A Green Ray Over Iraq PDF Print E-mail

In 1892, Jules Verne published the novel The Green Ray in which the main character, Helena Campbell, invests in a deep journey, looking for the extremely rare meteorological phenomenon, the Green Ray. In 2009, Paulo Casaca has returned (once again) to Iraq, in order to produce the report “Green Ray over Iraq”…

Report commissioned by the “Commission to Study the Organisation of Peace”, USA

Tolerance, peace and democracy in Iraq
What role for the international community? 
Section I From cradle of civilisation to prey of barbarity 
Section II, A thorny road out of Chaos
Section III From the green line to the green ray
Section IV München, Max-Pröbstlstrasse, 12
Section V UNIFIL in Lebanon by Kamal Batal
Section VI Elections in Gaza by Jamila Abu Shanab
Section VII Conclusions and recommendations 

Annex Accounts  



According to article 140 of the Iraqi Constitution, the allocation to a specific province or region of the so-called disputed territories, that include the province of Kirkuk as well as other districts situated around the green-line (the old divide between the territory controlled by Saddam Hussein and the ones controlled by the Kurdish forces) should be decided on the basis of the will of its inhabitants and ultimately, if needed be, by mediation of the United Nations.

This is the most explosive and destabilising issue lying ahead of Iraq’s future (if we consider, as unfortunately most international observers do, that the total cleansing after 2003, should be considered a fait-accompli). It is also the core issue being dealt with by a joint-team of political researchers invited by the US-based “Committee to Study the Organisation of Peace” to draw a report on the prospects of the post-electoral and post-US withdrawal Iraq that I am honoured to coordinate.

Kurdish authorities are very strict on the question of the democratic consultation of the population. The President of the Kurdish Parliament, Mr. Kamal Al-Kirkuki, told me in a very formal way on the 12th December, that the disrespect of the popular will as forecasted by the Iraqi Constitution could provoke an open armed conflict.

The pressure being exerted against such a popular consultation has been enormous. All Iraqi big neighbours (Jordan and Kuwait being the exceptions); the Iraqi Prime Minister – here joined by the main so-called Arab parties – some very vocal organisations claiming to speak in the name of Christian, Turcoman or Yazidi minorities; most of the influential international opinion makers on Iraq such as the International Crisis Group, Human Rights Watch and the Economist, and last but not least terrorist groups actions heavily targeting those who want this consultation to take place, have been adamantly stating or displaying their strong opposition on what they perceive as a plot to make a “big Kurdistan” independent of Iraq.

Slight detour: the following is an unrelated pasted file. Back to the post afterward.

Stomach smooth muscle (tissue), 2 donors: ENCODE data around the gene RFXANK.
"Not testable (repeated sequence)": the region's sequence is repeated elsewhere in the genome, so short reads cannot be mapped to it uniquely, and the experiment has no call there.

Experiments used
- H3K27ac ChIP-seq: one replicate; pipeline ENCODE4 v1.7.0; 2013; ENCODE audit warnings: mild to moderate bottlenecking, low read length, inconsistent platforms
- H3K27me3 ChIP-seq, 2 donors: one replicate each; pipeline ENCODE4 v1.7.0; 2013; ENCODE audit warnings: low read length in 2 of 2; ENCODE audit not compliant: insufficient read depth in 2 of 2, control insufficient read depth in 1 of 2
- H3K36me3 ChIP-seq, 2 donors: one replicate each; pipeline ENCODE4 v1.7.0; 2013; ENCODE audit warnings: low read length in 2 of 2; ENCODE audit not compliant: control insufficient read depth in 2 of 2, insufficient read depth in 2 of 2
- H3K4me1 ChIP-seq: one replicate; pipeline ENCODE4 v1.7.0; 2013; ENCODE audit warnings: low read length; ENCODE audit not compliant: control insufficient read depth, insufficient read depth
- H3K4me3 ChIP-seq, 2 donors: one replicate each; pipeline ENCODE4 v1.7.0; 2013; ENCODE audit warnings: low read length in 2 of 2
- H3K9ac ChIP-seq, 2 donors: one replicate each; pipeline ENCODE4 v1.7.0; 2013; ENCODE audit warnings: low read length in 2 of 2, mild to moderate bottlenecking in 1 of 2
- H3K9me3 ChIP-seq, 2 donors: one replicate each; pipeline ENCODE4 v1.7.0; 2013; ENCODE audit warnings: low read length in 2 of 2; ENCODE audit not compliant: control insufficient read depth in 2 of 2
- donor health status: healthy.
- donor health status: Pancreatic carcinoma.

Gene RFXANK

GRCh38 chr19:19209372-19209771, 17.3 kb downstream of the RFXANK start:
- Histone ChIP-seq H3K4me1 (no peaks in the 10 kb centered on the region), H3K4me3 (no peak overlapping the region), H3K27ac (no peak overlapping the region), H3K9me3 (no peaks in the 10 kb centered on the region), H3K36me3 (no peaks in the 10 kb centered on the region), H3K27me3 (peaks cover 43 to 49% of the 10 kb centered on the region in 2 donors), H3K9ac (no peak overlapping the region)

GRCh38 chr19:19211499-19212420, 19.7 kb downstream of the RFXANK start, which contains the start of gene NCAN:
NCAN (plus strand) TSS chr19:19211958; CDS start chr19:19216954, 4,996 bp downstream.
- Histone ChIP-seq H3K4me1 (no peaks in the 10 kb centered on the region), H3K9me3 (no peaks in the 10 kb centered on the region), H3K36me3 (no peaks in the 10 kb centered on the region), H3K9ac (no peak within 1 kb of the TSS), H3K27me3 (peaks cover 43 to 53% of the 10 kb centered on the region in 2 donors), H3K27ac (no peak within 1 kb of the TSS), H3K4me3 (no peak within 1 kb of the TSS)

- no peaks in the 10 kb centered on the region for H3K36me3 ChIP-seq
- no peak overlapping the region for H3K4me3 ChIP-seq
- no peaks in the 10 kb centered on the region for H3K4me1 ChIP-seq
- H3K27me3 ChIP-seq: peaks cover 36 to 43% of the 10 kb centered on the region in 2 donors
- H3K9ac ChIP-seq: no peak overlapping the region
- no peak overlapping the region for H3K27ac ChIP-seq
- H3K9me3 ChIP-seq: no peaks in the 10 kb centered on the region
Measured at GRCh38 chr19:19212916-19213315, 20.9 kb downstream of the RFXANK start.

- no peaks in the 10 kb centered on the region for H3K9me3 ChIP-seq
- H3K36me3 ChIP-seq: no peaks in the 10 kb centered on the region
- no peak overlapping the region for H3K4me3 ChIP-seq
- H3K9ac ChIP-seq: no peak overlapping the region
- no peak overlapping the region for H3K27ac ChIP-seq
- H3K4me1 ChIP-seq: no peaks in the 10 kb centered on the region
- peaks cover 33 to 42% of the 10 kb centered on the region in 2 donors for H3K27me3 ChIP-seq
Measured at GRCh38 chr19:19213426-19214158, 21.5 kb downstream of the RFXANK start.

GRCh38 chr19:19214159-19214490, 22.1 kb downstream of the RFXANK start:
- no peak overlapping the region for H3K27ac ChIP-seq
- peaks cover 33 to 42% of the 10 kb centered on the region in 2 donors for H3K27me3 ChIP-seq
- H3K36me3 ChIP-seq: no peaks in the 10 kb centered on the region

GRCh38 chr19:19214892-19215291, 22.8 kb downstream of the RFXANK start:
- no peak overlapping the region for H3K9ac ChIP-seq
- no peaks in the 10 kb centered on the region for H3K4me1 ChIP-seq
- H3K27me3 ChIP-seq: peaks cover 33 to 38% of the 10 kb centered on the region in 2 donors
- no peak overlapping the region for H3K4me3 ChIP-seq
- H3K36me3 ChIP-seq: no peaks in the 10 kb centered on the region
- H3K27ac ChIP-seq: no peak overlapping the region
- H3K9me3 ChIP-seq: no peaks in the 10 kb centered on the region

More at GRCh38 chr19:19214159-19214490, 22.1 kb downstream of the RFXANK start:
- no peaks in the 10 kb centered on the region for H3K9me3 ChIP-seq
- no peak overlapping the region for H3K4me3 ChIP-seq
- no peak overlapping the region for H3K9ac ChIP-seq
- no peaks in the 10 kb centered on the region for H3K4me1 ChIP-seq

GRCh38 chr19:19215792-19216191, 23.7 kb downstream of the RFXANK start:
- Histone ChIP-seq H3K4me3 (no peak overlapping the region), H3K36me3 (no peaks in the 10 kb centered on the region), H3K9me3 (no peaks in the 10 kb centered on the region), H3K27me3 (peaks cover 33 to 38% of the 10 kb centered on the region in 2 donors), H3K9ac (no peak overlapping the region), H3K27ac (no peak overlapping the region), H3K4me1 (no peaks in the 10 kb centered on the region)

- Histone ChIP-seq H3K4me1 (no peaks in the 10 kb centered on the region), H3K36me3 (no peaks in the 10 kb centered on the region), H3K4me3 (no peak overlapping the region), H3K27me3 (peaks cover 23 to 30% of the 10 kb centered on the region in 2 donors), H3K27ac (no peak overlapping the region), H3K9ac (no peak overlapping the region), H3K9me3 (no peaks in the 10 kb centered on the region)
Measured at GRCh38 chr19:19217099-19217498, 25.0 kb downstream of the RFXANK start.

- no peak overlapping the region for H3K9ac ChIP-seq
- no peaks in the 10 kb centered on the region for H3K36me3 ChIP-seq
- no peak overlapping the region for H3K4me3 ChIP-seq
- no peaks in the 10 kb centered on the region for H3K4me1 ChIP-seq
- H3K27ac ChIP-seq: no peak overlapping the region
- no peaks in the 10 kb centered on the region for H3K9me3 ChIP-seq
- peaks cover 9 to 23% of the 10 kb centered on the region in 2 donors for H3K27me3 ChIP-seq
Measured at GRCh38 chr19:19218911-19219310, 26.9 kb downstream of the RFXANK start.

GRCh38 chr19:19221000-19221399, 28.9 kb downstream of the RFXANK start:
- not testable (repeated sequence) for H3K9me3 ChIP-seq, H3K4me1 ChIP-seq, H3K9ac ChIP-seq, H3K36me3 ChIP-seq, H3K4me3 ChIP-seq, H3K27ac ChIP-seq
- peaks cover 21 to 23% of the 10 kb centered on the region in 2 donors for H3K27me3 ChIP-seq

On my present fact finding mission to the region, and as I have been recently for some days in Kirkuk, I decided to concentrate my attention on Sinjar – an important Yazidi area – and Bakhdida (in Arabic Al Hamdaniya, in Turkish Qara Qosh, now used as the name of the main town, the district using the other two names indistinctly) which is an important Christian area.

We have consulted with some community leaders and Kurdish authorities, consultation with other Iraqi authorities unfortunately pending on an unanswered Visa request. I requested and got support from the Kurdish authorities to conduct the mission by providing military police escorts.

Sinjar lies at the North-western edge of Iraq, bordered by Tal-Afar to the East, Al Ba’aj to the South and Syria to the Northwest. The district became sadly famous for being the target of the World deadliest terrorist attack after September eleventh attack on the US.

Although Sinjar has a solid Yazidi majority we can find significant presences of all the major ethnic and other religious groups of Iraq (Arabs, Kurds, Turcoman, Assyrian-Chaldeans, Shea and Sunni Muslims and Christians).

In Sinjar I met with circa thirty opinion leaders in a meeting organised by the Mayor and the President of the District Council where religious and lay leaders, women and men, from all existing ethnic and religious groups were present.

The opinions on both the most contentious issues, the existence of village self-defence forces supported financially and organisationally by the Kurdish regional authorities and the popular consultation on the attachment of Sinjar to Kurdistan or to Nineveh province was solidly and unanimously positive.

Furthermore, some of our interlocutors expressed support for the consultation to take place before the US withdrawal. The UN capacity to undertake the consultation process and to guarantee security was widely viewed with scepticism.

Local people from Khataniya – the town targeted by the terrorist blast that killed five hundred people – explained me that although in practical terms the village reported to Sinjar, formally it is part of Al Ba’aj district, in a display of how intricate the political mapping of the region is. Furthermore, I realised that Tal-Afar would become a sort of Nineveh Island in Kurdish territory in the likely scenario where the majority Arab district of Tal-Afar would vote for belonging to Nineveh while Sinjar would vote for belonging to Kurdistan region.